Florida Governor Ron DeSantis doesn’t want to be in the photo with Joe Biden. The President of the United States traveled to Florida this Saturday to inquire about the damage caused by Hurricane Idalia as it passed through the state. DeSantis, who attended an event with Biden after the devastating Hurricane Ian passed through in October last year, this time avoided the illustrious visitor who has become a rival for Republicans to beat in the 2024 presidential election In politics, this time not even a natural disaster helped to publicly bury the hatchet.
Republicans are still criticizing former New Jersey Gov. Chris Christie for hugging then-President Barack Obama to thank him for federal aid to ease the effects of devastating Hurricane Sandy. Christie, now also a candidate, was criticized in the first primary debate. DeSantis is already doing poorly enough in the polls even if he doesn’t face Biden, who is demonized by the Republican base.
The president and governor spoke by phone this week and the federal government has provided assistance in hurricane response efforts, but before Biden’s arrival, DeSantis said only that the logistics of a presidential trip had complicated rescue tasks.
Biden was criticized for his slow and clumsy political response to the Hawaii fire in August, when he responded to the first question about the incident: “No comment.” This time he expected to see DeSantis, he said Friday. Federal Emergency Management Agency Director Deanne Criswell prepared the visit with DeSantis’ team, and both she and White House spokeswoman Karine Jean-Pierre have assured that she gave no indication that she would not be present. “It’s not about politics. It doesn’t matter if it’s a red state [republicano] or a blue state [demócrata]“The president will appear and be there for the community,” said Jean-Pierre. Although the governor later expressed his opposition to the visit, he has decided to go anyway.
Biden flew by helicopter over Suwanee County, the area hardest hit by the hurricane, and then flew to Live Oak, its capital, a city of just under 7,000 people. He met with the emergency teams, whom he praised for their work, and with those affected, to whom he promised further help during an operation in front of one of the houses damaged by the hurricane.
“There hasn’t been such a strong wind in 100 years, and let’s pray that it won’t be like this again in another 100 years,” he said. And although DeSantis was not present, he made it clear that there had been communication between them during the crisis. “I have been in frequent contact with Gov. DeSantis since the storm hit the country,” he said, adding that it took him just six hours to issue a “major disaster declaration” after the governor requested it. “We are making federal systems available to those affected in Florida whose businesses and homes were damaged and destroyed,” he continued, listing resources deployed locally. “After the storm passes, we’re not going anywhere. “The federal government is there to help the country as long as it is needed,” he added.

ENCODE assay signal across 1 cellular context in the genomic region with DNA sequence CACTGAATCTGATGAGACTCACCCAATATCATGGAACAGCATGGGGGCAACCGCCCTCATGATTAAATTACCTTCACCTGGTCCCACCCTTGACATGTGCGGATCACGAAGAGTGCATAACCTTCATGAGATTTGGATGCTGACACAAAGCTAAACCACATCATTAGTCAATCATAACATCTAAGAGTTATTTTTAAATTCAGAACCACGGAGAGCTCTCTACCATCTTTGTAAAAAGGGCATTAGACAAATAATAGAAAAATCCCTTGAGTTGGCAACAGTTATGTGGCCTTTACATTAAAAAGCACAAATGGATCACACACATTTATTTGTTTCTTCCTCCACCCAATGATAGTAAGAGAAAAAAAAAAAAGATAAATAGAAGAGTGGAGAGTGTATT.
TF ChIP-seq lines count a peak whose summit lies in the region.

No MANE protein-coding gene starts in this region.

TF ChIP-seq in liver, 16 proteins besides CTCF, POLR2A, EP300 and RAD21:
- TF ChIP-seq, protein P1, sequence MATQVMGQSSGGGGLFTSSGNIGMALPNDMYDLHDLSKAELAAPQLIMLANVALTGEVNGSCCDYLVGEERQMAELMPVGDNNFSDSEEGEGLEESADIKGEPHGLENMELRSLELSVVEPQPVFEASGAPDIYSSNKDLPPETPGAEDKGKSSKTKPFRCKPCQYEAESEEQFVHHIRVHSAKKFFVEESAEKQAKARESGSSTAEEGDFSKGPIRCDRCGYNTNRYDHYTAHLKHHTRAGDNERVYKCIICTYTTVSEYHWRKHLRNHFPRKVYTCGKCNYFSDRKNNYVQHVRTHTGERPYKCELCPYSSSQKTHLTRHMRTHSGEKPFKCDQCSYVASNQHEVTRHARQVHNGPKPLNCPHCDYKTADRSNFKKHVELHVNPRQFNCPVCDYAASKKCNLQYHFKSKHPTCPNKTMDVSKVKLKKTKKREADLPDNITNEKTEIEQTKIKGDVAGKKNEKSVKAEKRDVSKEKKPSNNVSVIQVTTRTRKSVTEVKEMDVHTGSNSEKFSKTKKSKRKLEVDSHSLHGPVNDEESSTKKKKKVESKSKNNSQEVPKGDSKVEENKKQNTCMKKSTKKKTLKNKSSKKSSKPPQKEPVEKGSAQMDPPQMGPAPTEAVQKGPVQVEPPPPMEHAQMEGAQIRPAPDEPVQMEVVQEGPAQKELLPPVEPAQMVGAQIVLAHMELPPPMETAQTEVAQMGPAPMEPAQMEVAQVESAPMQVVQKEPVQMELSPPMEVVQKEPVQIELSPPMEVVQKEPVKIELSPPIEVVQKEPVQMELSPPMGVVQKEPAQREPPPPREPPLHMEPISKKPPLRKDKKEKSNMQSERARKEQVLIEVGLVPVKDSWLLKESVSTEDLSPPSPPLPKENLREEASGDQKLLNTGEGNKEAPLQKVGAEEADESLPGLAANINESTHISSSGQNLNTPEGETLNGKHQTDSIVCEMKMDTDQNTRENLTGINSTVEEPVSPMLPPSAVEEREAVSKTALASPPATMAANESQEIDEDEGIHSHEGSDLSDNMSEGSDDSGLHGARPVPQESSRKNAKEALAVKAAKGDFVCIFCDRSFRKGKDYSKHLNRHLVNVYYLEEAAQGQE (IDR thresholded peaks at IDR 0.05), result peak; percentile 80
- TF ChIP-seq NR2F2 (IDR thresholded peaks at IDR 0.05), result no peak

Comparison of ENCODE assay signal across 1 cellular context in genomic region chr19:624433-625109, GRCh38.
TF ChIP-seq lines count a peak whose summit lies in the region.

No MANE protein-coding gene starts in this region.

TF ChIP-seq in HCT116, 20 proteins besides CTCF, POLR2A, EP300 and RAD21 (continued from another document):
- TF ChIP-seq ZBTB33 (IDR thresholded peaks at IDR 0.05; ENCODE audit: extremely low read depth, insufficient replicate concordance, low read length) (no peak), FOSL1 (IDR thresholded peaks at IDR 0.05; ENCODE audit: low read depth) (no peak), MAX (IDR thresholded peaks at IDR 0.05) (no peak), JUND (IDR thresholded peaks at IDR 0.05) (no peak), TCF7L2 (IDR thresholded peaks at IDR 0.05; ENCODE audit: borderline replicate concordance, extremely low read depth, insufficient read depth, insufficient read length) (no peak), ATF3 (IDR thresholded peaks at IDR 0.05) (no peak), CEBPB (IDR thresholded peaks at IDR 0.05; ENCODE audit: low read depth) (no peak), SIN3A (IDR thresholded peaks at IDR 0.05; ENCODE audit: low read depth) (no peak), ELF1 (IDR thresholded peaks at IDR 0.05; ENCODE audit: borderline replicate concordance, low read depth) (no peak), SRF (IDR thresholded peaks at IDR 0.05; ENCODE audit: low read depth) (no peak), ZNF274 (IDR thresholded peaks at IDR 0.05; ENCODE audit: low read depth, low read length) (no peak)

Join EL PAÍS to follow all the news and read without restrictions.
Suspension of the campaign
DeSantis paused his campaign over Idalia, whose impact was much less destructive and deadly than Ian’s last year. In this election campaign, his attempt to confront Trump in the Republican race has failed for the time being.
The latest poll, released Saturday by the Wall Street Journal, shows Trump is the favorite of 59% of Republican voters, despite (or thanks to) his four indictments for dozens of crimes. In the aforementioned poll, DeSantis is in second place with 13%, former UN Ambassador Nikki Haley is in third place with 8%, and credits the Republican primary’s revelation candidate, tech entrepreneur Vivek Ramaswamy, with just 5%, taking the rest of the candidates in first place is in a marginal position.
Although DeSantis is the second choice for 35% of voters, his chances of success depend on Trump not being in the race, which seems highly unlikely. The former president could have won the primaries if the first verdict of guilt or innocence is made in one of the pending criminal cases. For now, he has exploited the allegations to gain funds and votes.
The WSJ poll would place Trump ahead of Biden in voting intentions, 40% to 39%. The support redirected to the fringe Green and Libertarian candidates (3% total) may end up being important, but the ones who will really make the difference are the roughly 17% of undecideds, a fishing ground in which Trump is likely to have greater difficulty winning votes.
Follow all international information on Facebook and Twitteror in our weekly newsletter.